Social prescribing is a way of linking patients in primary care with sources of support, often using services provided by the voluntary and community sector. It provides GPs with a non-medical referral option that can operate alongside existing treatments to improve health and wellbeing. The aim is to direct patients to certain services, which in turn will help them become more confident and manage their own condition.
Bogdan helped launched the scheme on May 18 and introduced it to leaders from all over the UK including The Prince at an event in London.
Bogdan said: “Social prescribing has really exciting potential to take a personalised approach to enable people to be confident in managing their own condition. It was a real honour to meet Prince Charles and I’m delighted that he’s taking an interest in this work.
As medical students, we represent key players in this new and exciting initiative to change the future of how we deliver healthcare in this country. We represent the doctors of tomorrow, the future of innovative concepts such as Social Prescribing, and such concepts should be understood from an early stage.”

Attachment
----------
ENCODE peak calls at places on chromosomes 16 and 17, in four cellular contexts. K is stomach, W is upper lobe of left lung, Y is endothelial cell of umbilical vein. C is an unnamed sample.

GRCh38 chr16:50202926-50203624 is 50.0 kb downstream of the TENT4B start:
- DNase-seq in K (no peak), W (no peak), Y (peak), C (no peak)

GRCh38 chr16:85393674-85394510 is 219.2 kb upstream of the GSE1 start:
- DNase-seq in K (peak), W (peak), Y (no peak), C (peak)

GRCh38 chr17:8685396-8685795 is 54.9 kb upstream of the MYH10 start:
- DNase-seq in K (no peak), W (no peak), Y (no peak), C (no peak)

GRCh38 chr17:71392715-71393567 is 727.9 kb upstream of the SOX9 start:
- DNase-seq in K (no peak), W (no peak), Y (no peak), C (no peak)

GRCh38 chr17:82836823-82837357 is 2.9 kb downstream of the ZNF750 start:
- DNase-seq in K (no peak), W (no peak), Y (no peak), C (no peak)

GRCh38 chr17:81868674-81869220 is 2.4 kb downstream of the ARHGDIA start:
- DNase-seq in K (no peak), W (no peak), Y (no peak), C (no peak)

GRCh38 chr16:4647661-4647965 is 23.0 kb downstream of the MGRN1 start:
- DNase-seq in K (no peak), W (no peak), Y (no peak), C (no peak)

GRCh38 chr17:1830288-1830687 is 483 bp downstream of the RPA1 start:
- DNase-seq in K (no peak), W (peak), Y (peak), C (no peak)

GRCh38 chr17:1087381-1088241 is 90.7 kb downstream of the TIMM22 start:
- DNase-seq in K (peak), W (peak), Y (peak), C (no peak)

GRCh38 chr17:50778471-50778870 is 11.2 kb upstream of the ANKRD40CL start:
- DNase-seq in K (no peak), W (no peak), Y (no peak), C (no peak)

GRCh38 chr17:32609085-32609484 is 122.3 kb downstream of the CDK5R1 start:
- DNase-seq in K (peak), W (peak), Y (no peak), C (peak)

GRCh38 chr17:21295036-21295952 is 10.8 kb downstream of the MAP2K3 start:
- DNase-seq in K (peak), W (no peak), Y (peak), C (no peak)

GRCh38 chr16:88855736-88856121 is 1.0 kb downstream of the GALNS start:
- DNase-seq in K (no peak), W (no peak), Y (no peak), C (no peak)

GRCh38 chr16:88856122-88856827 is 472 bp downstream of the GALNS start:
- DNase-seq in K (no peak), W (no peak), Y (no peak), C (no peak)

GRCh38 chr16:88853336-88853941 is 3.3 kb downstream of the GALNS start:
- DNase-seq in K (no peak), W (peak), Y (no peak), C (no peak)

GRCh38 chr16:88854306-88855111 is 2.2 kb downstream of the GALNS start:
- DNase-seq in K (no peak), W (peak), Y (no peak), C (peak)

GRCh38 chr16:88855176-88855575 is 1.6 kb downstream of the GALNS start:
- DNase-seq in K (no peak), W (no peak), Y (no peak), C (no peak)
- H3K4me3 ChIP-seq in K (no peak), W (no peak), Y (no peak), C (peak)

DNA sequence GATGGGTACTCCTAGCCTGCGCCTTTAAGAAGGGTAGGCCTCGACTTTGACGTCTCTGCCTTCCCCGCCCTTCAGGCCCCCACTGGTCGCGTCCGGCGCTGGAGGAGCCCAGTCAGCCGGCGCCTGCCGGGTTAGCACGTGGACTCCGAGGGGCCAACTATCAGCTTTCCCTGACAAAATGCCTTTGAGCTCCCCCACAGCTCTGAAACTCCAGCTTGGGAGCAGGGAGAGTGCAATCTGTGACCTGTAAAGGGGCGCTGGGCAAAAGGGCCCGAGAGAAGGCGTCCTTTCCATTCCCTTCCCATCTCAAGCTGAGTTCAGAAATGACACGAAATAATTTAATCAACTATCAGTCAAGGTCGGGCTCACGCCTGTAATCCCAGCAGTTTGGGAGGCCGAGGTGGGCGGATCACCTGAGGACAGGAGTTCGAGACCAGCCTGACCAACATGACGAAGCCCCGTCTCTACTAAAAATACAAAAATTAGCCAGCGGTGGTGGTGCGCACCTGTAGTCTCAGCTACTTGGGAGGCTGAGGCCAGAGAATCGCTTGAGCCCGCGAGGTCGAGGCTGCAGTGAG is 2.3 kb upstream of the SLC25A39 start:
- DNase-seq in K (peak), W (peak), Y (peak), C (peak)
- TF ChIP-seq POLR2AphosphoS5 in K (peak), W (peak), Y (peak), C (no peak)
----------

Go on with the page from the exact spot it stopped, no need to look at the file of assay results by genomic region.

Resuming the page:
Dr Michael Dixon, National Clinical lead for Social Prescription (NHS England), Chair of the College of Medicine, and Co-Chair of the Social Prescribing Network UK said: “It is a major press message that our “student revolution” has created Social Prescribing champions in more than two thirds of the medical schools in the UK, before Social Prescribing is even on GP postgraduate courses, let alone undergraduate ones. A message that young, enthusiastic brains are challenging a system that must look much more energetically towards the future.”
Social Prescribing has the potential to reduce the over-prescription of certain drugs, such as the prescriptions for diabetes and blood pressure. By encouraging pre-diabetic patients to become proactive in taking decisions for their own health and by helping them engage in healthy lifestyle activities, it reduces the long-term need of prescribing drugs for this group of patients. By supporting an individual to increase their levels of “activation”, they are less likely to have chronic issues in the long-term. Patients who are placed at the centre of their own disease and take responsibility of their own health brings associated economic benefits and a reduction in strain on health care services.
With the support of NHS England, the College of Medicine, and the Social Prescribing Network UK, 32 students nationwide are involved in the new project and will be linked with their regional Social Prescribing healthcare leaders, giving them the opportunity to undergo placements and write up their findings. Each student will introduce the concept of Social Prescribing to their medical school and will present their experience to their peers at an annual conference to celebrate the completion of the role.
Original story: http://medicine.exeter.ac.uk/news/articles/medicinestudentmeetsprinc.html